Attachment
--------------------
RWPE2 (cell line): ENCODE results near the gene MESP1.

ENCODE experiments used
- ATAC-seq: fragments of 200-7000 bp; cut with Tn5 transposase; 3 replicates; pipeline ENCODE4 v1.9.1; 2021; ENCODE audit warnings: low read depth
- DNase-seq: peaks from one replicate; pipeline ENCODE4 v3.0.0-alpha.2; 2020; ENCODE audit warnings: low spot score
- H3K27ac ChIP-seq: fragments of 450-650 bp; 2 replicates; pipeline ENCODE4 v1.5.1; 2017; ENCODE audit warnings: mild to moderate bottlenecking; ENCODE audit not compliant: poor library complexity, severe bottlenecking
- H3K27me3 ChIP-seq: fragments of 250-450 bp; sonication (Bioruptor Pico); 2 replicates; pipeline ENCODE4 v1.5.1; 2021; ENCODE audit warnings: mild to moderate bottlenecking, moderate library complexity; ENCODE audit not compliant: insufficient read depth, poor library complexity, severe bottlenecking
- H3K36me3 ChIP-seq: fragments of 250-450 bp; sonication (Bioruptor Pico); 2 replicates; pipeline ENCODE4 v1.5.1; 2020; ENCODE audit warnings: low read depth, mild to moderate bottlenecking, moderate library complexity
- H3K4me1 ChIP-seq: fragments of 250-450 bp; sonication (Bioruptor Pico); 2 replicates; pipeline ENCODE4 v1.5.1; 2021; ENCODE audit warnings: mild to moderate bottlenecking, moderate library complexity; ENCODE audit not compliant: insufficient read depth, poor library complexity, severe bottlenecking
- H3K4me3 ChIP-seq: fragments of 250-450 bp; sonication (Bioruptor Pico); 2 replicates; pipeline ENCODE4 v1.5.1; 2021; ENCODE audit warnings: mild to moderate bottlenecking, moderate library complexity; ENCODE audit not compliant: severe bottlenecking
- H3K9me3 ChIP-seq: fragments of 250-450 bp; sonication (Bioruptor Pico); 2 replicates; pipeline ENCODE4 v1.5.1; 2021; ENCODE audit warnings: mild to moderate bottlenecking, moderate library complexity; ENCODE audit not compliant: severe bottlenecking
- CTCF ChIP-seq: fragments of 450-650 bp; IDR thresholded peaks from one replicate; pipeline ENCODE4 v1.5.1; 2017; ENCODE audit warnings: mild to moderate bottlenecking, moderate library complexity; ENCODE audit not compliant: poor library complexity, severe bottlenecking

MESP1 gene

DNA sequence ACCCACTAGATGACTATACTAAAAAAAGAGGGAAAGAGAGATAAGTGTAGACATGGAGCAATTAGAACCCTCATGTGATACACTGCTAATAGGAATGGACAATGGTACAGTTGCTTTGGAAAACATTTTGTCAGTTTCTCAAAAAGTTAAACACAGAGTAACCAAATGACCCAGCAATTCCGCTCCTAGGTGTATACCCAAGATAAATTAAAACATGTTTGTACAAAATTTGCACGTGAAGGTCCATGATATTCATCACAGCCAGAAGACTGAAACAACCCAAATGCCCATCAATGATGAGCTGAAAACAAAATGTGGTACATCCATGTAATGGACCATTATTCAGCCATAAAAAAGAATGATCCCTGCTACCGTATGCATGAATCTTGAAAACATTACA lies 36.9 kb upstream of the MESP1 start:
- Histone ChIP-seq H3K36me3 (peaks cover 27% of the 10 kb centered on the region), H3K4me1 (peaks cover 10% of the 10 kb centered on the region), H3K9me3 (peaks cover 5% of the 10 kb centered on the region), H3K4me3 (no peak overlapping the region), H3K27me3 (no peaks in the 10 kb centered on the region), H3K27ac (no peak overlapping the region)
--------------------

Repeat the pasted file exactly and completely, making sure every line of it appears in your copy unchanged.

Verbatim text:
RWPE2 (cell line): ENCODE results near the gene MESP1.

ENCODE experiments used
- ATAC-seq: fragments of 200-7000 bp; cut with Tn5 transposase; 3 replicates; pipeline ENCODE4 v1.9.1; 2021; ENCODE audit warnings: low read depth
- DNase-seq: peaks from one replicate; pipeline ENCODE4 v3.0.0-alpha.2; 2020; ENCODE audit warnings: low spot score
- H3K27ac ChIP-seq: fragments of 450-650 bp; 2 replicates; pipeline ENCODE4 v1.5.1; 2017; ENCODE audit warnings: mild to moderate bottlenecking; ENCODE audit not compliant: poor library complexity, severe bottlenecking
- H3K27me3 ChIP-seq: fragments of 250-450 bp; sonication (Bioruptor Pico); 2 replicates; pipeline ENCODE4 v1.5.1; 2021; ENCODE audit warnings: mild to moderate bottlenecking, moderate library complexity; ENCODE audit not compliant: insufficient read depth, poor library complexity, severe bottlenecking
- H3K36me3 ChIP-seq: fragments of 250-450 bp; sonication (Bioruptor Pico); 2 replicates; pipeline ENCODE4 v1.5.1; 2020; ENCODE audit warnings: low read depth, mild to moderate bottlenecking, moderate library complexity
- H3K4me1 ChIP-seq: fragments of 250-450 bp; sonication (Bioruptor Pico); 2 replicates; pipeline ENCODE4 v1.5.1; 2021; ENCODE audit warnings: mild to moderate bottlenecking, moderate library complexity; ENCODE audit not compliant: insufficient read depth, poor library complexity, severe bottlenecking
- H3K4me3 ChIP-seq: fragments of 250-450 bp; sonication (Bioruptor Pico); 2 replicates; pipeline ENCODE4 v1.5.1; 2021; ENCODE audit warnings: mild to moderate bottlenecking, moderate library complexity; ENCODE audit not compliant: severe bottlenecking
- H3K9me3 ChIP-seq: fragments of 250-450 bp; sonication (Bioruptor Pico); 2 replicates; pipeline ENCODE4 v1.5.1; 2021; ENCODE audit warnings: mild to moderate bottlenecking, moderate library complexity; ENCODE audit not compliant: severe bottlenecking
- CTCF ChIP-seq: fragments of 450-650 bp; IDR thresholded peaks from one replicate; pipeline ENCODE4 v1.5.1; 2017; ENCODE audit warnings: mild to moderate bottlenecking, moderate library complexity; ENCODE audit not compliant: poor library complexity, severe bottlenecking

MESP1 gene

DNA sequence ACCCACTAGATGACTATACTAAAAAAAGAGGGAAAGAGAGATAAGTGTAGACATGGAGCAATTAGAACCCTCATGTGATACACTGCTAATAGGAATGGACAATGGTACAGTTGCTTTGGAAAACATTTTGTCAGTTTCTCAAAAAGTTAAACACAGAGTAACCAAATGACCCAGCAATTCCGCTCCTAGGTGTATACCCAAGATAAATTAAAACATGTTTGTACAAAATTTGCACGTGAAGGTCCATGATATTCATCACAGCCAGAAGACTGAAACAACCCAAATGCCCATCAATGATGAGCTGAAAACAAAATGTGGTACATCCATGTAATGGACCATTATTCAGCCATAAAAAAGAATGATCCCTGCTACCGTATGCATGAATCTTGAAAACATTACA lies 36.9 kb upstream of the MESP1 start:
- Histone ChIP-seq H3K36me3 (peaks cover 27% of the 10 kb centered on the region), H3K4me1 (peaks cover 10% of the 10 kb centered on the region), H3K9me3 (peaks cover 5% of the 10 kb centered on the region), H3K4me3 (no peak overlapping the region), H3K27me3 (no peaks in the 10 kb centered on the region), H3K27ac (no peak overlapping the region)